Scientist of the Day - Elizabeth Blackwell
Elizabeth Blackwell, an English-born American physician and medical reformer, died May 31, 1910, at age 89. She came from a dissenting religious background, which tends to produce strong and determined individuals. Once moved to the United States, and after the death of her father when she was 17, Elizabeth decided to go to medical school. She made that choice, not because she liked the subject—in fact, she disliked it intensely—but because several older women had told her that they would have suffered much less had they had a woman for a physician. Initially, no schools would consider admitting her, but she finally found a medical school in western upstate New York, Geneva Medical College, that agreed to accept her. So off she went in 1847. By 1849, she had her medical degree, and she was the first woman in the country to have such a diploma.
She worked for a few years in London and Paris (where she lost the sight in one eye from an infection acquired in a maternity ward), and then returned to New York City. She could not find a position in any of the hospitals or clinics there, so she opened her own infirmary for indigent women and, by 1857, this had become the New York Infirmary for Women. Subsequently, she established there a medical school for women. The Women’s Medical College of New York Infirmary was the first medical school in the country to require four years of study. When the New York Infirmary burned down at the end of the century, the Women’s College was subsumed by Cornell Medical College, which opened in New York City in 1898 and admitted women from its inception. It had taken fifty years for the gender barrier in medicine to fall (or at least open up a little), and it is nice that Blackwell lived to see the fruits of her pioneering work (she lived until 1910).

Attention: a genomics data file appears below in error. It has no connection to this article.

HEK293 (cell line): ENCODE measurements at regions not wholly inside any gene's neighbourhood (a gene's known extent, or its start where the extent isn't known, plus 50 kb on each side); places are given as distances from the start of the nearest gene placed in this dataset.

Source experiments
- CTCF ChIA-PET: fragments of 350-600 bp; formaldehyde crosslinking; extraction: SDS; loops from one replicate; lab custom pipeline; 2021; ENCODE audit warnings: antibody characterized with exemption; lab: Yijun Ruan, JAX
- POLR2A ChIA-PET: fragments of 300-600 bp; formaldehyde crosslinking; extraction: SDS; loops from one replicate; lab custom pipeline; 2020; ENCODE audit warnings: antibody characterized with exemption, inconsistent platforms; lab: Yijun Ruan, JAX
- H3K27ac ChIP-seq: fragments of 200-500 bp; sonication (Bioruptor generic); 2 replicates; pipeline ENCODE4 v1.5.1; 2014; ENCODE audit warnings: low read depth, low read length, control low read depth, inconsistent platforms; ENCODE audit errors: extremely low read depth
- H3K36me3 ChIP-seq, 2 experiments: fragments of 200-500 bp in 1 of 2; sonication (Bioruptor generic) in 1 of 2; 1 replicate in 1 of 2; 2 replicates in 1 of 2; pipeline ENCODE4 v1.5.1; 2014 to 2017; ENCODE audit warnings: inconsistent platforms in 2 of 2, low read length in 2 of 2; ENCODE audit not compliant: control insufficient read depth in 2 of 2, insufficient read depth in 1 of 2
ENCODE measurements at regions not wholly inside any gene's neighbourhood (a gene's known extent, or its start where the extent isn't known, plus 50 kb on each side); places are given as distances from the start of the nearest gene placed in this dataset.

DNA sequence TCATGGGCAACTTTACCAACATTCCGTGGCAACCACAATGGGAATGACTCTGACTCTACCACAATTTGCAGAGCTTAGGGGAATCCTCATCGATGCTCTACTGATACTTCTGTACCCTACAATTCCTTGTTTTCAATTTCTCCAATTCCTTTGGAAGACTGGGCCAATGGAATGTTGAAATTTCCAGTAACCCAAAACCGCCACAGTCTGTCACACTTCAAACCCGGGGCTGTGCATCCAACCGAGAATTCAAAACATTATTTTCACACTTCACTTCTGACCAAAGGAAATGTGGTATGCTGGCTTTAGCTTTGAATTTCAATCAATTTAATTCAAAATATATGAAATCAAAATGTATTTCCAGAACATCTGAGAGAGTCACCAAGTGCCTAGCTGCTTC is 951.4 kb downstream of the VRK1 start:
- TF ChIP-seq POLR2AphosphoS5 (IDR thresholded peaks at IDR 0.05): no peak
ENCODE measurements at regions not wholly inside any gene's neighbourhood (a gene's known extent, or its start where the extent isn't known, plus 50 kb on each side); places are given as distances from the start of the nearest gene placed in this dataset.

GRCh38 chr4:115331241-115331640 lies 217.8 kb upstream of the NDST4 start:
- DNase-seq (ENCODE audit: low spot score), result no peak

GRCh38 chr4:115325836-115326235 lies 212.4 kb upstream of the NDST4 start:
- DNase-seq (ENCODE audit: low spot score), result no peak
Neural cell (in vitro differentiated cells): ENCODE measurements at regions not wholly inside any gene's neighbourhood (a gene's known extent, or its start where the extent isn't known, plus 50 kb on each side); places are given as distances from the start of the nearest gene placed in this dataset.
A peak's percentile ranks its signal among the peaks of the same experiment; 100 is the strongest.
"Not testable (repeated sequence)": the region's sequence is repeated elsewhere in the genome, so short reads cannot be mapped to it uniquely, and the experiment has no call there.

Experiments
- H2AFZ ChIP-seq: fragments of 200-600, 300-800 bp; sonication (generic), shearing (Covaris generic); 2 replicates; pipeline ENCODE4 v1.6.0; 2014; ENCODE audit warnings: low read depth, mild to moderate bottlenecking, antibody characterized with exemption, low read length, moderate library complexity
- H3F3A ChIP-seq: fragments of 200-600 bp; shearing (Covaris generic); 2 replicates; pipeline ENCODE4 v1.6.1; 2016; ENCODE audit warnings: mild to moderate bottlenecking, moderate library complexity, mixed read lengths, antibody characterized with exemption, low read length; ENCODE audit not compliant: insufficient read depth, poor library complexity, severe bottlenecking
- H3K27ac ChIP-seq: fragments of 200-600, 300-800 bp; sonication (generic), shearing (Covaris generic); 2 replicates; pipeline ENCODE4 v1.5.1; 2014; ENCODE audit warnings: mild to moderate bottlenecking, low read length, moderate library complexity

The images show an advertisement for the Women’s Medical College of 1868-69 (note that one of the physicians listed was Elizabeth’s sister Emily, the third American woman to earn a medical degree); a portrait of a young Miss Blackwell; a later portrait of 1905; a statue erected on the grounds of Upstate Medical University (formerly Geneva Medical College); and a 1974 U.S. postage stamp that honored the First Lady of American medicine.
Dr. William B. Ashworth, Jr., Consultant for the History of Science, Linda Hall Library and Associate Professor, Department of History, University of Missouri-Kansas City. Comments or corrections are welcome; please direct to email@example.com.